I had a working coffee date yesterday afternoon that unexpectedly reminded me of one of the reasons I stepped away from blogging.
That sounds like a negative comment, but the meeting was anything but negative. Quick summary: The organization I work for offers financial education classes a couple of times a year to clients who are making real strides in moving toward stability. The kids belonging to these folks need a safe place to be for the two Saturdays their parents are in class, and one of my duties as Volunteer Coordinator is to find groups that will provide a day for the kids that includes supervision, activities, and lunch.
Finding volunteers to take on this type of task is where my 13 years in local ministry comes in handy. (DISCLAIMER for any new readers out there: my background is in leftist, progressive theology. For my own peace of mind I always make that fact clear.) I have a lot of relationships I can leverage, and I have enough street cred that I’m able to build a lot of new partnerships. In this instance I reached out to the youth director of a church I’ve worked with in the past.
Chris is…awesome. To look at him, you’d think he’s the stereotypical super-hip fundamentalist pastor-type. (If you have much background in church work, you’ll know what I mean. If you don’t, watch this hilarious but all-to-realistic parody.) In fact, that’s Chris’s history. But he had an epiphany somewhere in young adulthood, and is now among the most “woke” guys I know.
So Chris and I were discussing the plans for his group’s day of supervising 14 kids from rough neighborhoods and traumatic backgrounds. One concern I had was that he was bringing teens and adults from a super-affluent suburban church to manage this event, and these well-meaning folks might be a little…ummm…shocked by the challenges of hanging out for a day with the urban kids they were charged with.
Chris reminded me, though, of where he’s at and where his ministry is at. He’s heavy-duty involved with issues of racial justice, and he’s brought his youth group along with him on the journey. The work they do together involves examining their privilege and learning to respond with love and grace to injustice. It’s an uphill battle, as these teens’ parents are largely coming from the extremely opposite ideological stance.
Our talk about the day of the financial education class quickly moved on to how we’re coping with the brutal ugliness of the current U.S. president and the ass-kissers in the White House and Congress who let him get away with sickeningly unacceptable words and actions (it was the day after the “s**t-hole countries” comment). Chris described to me the night of November 8, 2016, when his kindergarten daughter went to bed thrilled that she’d helped her mama vote for “the girl,” and how proud she was going to be when she woke up to the first woman president. Choking back tears (yes, over a year later it still makes me cry) I shared my own traumatic memories of that night.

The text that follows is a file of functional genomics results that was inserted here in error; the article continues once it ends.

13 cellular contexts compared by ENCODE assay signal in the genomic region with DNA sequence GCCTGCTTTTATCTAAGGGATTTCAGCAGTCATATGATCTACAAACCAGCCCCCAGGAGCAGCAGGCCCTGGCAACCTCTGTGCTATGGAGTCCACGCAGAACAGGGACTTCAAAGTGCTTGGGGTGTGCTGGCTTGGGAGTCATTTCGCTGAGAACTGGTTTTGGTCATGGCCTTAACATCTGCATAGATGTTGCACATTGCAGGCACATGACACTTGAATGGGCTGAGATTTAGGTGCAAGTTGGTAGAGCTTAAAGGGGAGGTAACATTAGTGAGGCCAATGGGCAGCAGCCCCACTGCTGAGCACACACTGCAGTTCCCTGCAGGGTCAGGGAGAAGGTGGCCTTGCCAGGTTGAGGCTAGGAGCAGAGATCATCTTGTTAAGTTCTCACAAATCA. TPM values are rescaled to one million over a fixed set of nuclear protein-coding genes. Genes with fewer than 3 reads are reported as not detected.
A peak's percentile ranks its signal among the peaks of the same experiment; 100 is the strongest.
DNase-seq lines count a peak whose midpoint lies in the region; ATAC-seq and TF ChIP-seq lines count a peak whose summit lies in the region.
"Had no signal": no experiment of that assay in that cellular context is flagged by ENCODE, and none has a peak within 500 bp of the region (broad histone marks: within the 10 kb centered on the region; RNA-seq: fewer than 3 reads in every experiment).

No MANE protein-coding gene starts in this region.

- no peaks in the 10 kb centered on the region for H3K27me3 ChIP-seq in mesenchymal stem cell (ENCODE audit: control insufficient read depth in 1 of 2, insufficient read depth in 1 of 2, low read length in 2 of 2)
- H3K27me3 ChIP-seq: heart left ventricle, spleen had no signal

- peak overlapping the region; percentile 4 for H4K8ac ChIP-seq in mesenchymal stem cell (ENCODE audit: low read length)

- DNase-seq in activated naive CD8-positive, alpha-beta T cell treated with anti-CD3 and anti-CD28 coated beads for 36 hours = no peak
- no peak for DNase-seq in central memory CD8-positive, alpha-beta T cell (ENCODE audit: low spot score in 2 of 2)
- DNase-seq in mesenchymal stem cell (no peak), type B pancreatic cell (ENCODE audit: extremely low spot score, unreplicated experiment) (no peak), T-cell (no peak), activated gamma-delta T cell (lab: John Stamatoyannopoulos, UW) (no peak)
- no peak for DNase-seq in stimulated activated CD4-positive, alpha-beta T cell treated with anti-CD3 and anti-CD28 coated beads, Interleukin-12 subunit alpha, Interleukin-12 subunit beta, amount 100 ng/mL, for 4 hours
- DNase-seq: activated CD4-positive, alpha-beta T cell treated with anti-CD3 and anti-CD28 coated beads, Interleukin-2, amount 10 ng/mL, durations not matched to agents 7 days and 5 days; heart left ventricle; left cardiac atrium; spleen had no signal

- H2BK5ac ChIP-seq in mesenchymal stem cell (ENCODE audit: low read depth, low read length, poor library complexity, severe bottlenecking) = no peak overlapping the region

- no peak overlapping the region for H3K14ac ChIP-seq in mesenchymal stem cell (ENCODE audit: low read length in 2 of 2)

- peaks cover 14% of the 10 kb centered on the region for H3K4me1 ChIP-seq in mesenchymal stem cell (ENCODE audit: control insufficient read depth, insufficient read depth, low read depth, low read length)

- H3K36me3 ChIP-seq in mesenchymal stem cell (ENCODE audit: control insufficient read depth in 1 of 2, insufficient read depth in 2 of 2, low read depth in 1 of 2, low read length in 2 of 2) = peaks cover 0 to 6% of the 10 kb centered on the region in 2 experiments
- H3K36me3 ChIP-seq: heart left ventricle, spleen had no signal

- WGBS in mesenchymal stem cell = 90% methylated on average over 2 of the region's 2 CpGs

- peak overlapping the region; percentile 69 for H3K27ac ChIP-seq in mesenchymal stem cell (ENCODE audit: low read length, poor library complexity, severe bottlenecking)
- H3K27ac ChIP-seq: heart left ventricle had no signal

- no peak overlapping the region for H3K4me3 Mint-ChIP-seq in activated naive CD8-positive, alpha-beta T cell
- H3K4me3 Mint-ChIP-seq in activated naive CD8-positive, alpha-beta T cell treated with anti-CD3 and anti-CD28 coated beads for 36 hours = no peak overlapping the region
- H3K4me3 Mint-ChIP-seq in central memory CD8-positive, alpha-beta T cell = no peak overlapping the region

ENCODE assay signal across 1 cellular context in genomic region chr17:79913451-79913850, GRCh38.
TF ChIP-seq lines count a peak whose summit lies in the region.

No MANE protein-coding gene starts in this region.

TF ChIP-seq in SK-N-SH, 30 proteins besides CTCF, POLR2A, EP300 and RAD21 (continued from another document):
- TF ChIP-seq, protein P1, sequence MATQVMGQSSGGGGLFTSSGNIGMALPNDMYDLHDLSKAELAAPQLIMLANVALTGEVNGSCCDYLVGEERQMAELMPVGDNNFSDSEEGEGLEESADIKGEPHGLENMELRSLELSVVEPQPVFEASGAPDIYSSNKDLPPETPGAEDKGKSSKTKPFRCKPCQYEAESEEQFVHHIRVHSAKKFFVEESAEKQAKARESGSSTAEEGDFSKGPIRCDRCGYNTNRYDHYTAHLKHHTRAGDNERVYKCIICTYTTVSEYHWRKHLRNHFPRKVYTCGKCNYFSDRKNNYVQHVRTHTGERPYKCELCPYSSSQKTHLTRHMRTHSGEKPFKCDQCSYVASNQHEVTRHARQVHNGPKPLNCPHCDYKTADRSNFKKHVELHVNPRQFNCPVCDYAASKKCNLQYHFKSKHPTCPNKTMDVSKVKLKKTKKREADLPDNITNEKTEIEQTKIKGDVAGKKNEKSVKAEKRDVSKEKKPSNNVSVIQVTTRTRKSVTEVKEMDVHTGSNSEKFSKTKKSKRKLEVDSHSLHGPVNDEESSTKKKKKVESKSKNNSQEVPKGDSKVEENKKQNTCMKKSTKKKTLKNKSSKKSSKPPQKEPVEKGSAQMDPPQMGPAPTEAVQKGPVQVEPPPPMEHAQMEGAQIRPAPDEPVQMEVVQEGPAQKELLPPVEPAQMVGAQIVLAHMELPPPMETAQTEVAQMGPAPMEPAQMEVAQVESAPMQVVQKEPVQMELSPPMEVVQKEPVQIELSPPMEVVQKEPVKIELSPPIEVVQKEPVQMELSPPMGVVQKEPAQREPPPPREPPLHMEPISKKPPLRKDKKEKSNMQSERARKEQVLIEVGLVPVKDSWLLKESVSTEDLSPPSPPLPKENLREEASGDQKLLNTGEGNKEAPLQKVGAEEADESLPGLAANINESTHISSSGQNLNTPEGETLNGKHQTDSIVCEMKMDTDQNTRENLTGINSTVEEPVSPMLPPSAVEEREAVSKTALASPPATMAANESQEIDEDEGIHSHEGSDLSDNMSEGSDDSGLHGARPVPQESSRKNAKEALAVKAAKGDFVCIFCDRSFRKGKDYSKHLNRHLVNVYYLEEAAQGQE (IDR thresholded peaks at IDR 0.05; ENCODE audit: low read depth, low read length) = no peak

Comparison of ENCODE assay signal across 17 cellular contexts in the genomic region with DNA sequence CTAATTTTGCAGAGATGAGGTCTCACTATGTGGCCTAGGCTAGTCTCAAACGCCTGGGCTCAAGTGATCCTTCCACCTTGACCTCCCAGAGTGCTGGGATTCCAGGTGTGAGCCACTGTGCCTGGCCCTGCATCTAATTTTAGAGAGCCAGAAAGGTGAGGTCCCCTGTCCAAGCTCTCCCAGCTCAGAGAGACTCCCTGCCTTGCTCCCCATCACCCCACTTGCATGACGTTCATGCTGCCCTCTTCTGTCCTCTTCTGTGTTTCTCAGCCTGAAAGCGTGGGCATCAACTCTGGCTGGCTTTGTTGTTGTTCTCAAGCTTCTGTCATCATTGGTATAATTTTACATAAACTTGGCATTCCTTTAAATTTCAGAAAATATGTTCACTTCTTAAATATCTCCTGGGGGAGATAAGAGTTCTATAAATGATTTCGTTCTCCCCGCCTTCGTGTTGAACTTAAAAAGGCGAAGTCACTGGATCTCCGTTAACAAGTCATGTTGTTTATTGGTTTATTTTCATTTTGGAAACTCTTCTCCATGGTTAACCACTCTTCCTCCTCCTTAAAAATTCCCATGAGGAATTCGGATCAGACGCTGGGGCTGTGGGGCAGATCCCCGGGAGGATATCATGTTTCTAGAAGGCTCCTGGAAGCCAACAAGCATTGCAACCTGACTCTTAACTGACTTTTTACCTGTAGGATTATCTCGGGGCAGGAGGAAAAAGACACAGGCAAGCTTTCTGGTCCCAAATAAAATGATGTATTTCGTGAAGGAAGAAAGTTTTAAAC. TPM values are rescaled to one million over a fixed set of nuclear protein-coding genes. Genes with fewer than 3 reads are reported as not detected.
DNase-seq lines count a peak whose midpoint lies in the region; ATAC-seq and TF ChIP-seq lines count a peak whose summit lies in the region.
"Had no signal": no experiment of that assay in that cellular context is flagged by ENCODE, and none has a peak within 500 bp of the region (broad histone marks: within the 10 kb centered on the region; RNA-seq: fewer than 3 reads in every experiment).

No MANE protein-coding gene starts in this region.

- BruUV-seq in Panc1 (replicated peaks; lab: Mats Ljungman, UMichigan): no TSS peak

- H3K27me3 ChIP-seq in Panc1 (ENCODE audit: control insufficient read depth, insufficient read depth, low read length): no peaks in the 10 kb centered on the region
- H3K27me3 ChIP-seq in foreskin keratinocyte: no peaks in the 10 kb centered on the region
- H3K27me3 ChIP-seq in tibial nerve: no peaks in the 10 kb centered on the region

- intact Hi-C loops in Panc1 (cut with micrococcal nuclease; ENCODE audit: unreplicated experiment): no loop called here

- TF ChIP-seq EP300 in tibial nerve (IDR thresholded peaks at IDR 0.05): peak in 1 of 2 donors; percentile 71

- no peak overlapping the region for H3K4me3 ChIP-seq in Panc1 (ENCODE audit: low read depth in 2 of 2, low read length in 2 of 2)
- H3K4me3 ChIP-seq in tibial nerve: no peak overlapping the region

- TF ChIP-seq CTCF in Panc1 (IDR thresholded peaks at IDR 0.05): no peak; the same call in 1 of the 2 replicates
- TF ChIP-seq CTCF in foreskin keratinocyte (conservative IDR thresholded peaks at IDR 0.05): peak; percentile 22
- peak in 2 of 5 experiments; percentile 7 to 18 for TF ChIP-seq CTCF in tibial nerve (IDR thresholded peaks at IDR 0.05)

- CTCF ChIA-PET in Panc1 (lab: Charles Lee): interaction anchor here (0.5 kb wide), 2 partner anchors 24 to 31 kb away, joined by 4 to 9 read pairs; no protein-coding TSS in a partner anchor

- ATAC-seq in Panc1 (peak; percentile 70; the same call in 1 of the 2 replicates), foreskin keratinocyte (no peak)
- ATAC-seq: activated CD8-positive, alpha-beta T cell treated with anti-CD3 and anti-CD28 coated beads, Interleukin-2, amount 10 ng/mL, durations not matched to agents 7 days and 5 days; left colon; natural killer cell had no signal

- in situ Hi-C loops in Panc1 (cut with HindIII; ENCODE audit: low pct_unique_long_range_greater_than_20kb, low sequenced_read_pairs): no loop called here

It was an emotional way to end the week. I made a conscious effort to take away with me, though, the glimmer of hope that comes from the work my friend Chris does with his teens to change attitudes; the work he’s doing to change the world.
To come full circle, how did all this remind me of one of the reasons I quit blogging? The problem is, I can’t not write about the despicable and deliberate damage being done to our nation by those in charge. By voters who could sweep race-baiting, sexual assault, and lying under the rug and still vote for the person who is now our 45th president.
It’s on my mind every moment of every day. I continue to go about the everyday life tasks of managing a full-time job, a house, and a family. But looming constantly in the background is a deep and abiding disgust and fear that can’t help but come out in my writing. And I figure readers probably don’t want to hear that in every post.
But here I am, at it again. The more things change, the more they stay the same.